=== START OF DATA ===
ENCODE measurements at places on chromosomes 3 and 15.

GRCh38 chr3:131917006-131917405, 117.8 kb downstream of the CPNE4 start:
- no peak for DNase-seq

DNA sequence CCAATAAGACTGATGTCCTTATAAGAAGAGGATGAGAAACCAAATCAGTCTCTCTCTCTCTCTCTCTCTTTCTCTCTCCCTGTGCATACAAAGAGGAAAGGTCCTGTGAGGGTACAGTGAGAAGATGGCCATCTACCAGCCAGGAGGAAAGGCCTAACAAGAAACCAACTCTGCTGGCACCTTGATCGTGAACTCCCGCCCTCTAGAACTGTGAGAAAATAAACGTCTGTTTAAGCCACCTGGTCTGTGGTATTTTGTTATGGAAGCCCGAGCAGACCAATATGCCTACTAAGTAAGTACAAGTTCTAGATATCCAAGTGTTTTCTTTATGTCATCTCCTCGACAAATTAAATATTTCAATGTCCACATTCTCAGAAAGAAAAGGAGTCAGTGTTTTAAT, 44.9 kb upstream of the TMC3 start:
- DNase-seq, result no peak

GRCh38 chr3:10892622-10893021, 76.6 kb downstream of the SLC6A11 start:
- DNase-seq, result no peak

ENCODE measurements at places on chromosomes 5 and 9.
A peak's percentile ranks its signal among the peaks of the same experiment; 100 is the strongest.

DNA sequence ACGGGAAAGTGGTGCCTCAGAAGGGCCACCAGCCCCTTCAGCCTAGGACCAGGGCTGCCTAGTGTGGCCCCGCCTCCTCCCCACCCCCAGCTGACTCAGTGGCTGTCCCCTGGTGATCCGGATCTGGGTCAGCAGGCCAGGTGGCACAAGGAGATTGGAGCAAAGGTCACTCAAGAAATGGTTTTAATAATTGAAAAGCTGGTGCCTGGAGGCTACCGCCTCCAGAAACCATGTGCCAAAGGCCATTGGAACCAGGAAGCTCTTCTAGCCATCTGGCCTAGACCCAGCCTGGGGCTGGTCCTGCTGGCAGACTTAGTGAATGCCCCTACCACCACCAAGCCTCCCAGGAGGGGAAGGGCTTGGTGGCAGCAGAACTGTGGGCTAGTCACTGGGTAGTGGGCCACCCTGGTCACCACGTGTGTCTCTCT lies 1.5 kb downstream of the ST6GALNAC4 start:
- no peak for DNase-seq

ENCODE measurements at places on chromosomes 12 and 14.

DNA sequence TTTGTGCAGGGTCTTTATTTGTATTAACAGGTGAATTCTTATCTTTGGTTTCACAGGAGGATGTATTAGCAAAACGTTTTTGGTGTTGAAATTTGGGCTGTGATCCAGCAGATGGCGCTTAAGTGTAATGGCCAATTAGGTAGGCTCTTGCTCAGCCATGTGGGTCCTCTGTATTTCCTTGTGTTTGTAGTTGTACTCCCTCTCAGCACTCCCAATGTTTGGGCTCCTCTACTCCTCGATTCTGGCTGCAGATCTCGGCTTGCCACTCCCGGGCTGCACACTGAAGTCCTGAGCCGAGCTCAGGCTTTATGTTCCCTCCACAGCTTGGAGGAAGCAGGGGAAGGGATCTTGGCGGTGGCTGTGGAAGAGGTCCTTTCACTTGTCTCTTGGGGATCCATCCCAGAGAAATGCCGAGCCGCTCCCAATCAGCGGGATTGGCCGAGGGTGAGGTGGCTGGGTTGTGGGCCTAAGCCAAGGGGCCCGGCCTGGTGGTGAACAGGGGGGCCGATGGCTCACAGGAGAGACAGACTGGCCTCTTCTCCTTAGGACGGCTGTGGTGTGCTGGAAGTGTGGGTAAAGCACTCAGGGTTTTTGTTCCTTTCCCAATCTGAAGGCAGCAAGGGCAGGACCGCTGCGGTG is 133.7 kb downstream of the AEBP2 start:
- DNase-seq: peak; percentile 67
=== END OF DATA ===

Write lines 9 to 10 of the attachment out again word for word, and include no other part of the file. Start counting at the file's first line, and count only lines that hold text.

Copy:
A peak's percentile ranks its signal among the peaks of the same experiment; 100 is the strongest.

DNA sequence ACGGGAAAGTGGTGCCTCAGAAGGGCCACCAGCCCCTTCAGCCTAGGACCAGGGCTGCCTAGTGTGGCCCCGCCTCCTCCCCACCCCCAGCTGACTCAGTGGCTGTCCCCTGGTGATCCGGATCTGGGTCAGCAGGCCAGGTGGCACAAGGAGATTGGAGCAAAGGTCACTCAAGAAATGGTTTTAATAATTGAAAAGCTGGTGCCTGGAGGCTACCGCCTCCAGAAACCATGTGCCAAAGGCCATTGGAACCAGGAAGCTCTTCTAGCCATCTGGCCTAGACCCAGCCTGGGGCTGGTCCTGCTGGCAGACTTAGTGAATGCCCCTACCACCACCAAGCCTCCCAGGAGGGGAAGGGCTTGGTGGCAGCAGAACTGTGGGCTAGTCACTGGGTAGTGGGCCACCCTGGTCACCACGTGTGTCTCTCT lies 1.5 kb downstream of the ST6GALNAC4 start: